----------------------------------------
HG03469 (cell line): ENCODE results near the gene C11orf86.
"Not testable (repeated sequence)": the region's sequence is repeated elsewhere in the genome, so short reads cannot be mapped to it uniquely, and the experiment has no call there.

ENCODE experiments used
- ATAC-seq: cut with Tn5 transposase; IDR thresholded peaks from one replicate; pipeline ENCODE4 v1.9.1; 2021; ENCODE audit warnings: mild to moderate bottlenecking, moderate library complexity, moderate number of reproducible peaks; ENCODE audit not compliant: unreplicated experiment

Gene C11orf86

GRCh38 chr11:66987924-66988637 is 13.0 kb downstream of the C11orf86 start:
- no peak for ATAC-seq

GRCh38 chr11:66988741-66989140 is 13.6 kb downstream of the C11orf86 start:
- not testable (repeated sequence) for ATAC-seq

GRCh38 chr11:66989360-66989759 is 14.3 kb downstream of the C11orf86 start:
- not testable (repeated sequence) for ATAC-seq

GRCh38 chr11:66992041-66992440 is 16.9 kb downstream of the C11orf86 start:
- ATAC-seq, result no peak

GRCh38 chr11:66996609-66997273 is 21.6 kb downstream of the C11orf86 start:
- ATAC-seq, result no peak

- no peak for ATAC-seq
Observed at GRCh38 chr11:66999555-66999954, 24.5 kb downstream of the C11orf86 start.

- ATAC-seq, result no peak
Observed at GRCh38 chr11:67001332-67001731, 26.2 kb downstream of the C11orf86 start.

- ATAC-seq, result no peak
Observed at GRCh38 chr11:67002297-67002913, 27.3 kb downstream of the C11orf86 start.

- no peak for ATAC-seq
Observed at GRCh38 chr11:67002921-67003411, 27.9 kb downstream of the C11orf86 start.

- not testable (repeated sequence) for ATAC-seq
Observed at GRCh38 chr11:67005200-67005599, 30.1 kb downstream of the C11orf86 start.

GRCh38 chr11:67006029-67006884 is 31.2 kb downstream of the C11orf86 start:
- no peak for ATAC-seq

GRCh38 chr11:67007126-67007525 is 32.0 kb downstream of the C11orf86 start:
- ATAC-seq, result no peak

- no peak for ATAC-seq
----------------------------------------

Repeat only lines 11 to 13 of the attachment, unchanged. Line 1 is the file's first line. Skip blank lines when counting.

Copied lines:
- not testable (repeated sequence) for ATAC-seq

GRCh38 chr11:66992041-66992440 is 16.9 kb downstream of the C11orf86 start:
- ATAC-seq, result no peak